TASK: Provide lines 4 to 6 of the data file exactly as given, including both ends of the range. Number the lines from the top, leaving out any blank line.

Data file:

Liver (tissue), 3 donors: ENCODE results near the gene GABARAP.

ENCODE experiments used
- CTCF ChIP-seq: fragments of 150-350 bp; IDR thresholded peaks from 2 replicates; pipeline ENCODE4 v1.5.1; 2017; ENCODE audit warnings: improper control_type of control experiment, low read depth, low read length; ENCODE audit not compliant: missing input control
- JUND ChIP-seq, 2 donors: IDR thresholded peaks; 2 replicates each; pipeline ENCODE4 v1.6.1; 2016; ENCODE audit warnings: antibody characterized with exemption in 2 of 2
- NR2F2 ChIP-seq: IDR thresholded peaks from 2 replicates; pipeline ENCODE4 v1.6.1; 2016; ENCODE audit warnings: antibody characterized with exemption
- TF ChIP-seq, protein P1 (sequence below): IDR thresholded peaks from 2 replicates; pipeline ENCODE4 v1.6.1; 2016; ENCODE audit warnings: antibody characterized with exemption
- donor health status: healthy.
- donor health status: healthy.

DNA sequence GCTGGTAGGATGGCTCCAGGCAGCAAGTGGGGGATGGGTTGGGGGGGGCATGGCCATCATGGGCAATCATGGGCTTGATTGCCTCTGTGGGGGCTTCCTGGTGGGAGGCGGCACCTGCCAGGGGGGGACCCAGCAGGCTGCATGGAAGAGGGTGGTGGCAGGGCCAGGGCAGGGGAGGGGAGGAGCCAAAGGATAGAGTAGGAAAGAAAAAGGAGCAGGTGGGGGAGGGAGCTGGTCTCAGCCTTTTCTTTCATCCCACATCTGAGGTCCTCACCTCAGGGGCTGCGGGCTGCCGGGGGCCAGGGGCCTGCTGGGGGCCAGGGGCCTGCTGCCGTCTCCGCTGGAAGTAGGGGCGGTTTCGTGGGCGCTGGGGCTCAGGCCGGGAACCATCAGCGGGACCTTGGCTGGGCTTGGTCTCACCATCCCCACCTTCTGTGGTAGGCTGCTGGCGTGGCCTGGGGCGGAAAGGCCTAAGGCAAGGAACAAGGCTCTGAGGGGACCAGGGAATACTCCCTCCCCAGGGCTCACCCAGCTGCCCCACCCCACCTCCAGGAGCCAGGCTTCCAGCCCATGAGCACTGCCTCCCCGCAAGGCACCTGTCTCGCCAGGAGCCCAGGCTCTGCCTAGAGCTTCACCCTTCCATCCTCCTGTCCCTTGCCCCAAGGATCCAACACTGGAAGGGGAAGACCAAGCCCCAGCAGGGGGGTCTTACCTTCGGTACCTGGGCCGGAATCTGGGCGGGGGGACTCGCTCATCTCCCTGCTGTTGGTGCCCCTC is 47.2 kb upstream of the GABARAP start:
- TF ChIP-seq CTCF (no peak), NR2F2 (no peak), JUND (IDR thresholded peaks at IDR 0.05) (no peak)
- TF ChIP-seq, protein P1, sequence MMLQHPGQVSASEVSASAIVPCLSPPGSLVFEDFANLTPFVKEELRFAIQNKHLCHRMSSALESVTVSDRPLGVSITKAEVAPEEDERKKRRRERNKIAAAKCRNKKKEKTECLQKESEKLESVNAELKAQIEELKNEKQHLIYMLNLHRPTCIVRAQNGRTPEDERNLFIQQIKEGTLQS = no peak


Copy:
- JUND ChIP-seq, 2 donors: IDR thresholded peaks; 2 replicates each; pipeline ENCODE4 v1.6.1; 2016; ENCODE audit warnings: antibody characterized with exemption in 2 of 2
- NR2F2 ChIP-seq: IDR thresholded peaks from 2 replicates; pipeline ENCODE4 v1.6.1; 2016; ENCODE audit warnings: antibody characterized with exemption
- TF ChIP-seq, protein P1 (sequence below): IDR thresholded peaks from 2 replicates; pipeline ENCODE4 v1.6.1; 2016; ENCODE audit warnings: antibody characterized with exemption